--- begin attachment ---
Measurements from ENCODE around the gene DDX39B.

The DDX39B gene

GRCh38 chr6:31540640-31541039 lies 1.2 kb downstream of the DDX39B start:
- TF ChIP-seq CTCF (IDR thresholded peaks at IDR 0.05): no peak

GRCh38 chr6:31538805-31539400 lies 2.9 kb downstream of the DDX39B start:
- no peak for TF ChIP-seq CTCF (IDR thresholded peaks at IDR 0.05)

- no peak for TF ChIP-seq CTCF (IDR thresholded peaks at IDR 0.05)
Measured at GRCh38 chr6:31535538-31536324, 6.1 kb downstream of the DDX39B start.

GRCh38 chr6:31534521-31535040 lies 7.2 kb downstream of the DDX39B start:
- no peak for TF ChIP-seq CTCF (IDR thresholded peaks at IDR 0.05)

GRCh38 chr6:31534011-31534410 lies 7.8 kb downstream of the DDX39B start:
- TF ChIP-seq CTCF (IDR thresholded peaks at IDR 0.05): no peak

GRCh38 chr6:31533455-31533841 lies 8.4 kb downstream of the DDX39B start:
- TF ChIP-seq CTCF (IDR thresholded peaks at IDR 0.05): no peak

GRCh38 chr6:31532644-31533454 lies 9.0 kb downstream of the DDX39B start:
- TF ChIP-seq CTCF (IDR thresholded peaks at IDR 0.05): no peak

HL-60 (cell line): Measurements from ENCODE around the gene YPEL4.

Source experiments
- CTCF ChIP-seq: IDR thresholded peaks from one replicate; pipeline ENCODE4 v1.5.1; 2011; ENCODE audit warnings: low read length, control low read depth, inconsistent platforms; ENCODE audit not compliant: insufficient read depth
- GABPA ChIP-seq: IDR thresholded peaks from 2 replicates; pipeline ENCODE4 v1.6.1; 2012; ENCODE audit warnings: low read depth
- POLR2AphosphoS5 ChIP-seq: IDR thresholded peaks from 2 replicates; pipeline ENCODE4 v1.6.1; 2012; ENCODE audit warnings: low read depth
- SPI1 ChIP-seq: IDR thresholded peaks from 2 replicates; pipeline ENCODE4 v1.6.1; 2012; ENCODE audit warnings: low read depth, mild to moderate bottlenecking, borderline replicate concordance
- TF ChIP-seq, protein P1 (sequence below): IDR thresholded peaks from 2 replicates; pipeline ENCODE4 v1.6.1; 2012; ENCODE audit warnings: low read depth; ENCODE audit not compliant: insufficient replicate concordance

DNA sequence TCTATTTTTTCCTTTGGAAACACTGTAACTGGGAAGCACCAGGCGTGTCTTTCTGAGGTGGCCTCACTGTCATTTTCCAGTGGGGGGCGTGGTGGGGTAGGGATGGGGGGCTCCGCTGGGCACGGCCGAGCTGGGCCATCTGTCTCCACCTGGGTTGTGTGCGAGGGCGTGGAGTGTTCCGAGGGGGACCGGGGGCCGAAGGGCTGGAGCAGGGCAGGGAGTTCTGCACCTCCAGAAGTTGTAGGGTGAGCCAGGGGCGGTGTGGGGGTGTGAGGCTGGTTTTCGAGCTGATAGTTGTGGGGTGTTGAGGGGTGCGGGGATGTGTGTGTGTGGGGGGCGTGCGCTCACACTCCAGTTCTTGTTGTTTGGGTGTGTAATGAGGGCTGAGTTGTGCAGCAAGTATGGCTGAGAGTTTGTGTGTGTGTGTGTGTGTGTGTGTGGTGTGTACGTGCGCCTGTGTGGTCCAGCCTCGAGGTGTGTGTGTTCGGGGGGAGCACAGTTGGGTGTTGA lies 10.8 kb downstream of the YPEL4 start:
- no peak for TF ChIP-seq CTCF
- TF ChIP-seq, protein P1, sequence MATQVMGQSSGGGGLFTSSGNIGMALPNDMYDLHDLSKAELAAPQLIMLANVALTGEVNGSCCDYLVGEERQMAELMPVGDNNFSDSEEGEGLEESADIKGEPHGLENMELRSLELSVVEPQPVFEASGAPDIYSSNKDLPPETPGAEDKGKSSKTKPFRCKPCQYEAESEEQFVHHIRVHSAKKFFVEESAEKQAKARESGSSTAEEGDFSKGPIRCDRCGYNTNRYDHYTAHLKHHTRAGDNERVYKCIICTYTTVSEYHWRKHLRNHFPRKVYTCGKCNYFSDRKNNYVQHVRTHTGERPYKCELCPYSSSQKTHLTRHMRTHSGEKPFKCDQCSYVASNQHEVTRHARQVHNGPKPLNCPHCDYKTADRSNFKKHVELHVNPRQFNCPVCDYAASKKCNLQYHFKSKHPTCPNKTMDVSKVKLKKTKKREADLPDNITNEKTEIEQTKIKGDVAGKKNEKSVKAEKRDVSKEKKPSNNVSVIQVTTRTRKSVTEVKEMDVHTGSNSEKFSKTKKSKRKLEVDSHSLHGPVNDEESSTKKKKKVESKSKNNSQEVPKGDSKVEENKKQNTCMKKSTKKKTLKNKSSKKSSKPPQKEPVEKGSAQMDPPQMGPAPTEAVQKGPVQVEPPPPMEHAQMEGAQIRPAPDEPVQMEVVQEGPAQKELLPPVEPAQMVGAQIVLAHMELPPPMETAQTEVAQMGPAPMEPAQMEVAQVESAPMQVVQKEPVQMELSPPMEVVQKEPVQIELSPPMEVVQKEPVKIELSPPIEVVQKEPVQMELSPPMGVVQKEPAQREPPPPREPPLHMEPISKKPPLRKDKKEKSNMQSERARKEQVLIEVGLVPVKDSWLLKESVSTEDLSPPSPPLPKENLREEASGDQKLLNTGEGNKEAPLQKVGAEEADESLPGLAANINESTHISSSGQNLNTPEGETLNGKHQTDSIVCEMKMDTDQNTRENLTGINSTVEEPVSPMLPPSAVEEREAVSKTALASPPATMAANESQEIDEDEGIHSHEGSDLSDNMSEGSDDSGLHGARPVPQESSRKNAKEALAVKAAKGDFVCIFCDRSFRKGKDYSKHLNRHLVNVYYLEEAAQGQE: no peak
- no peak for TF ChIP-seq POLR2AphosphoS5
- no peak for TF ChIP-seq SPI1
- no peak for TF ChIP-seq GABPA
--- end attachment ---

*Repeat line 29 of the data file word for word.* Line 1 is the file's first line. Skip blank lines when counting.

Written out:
- no peak for TF ChIP-seq GABPA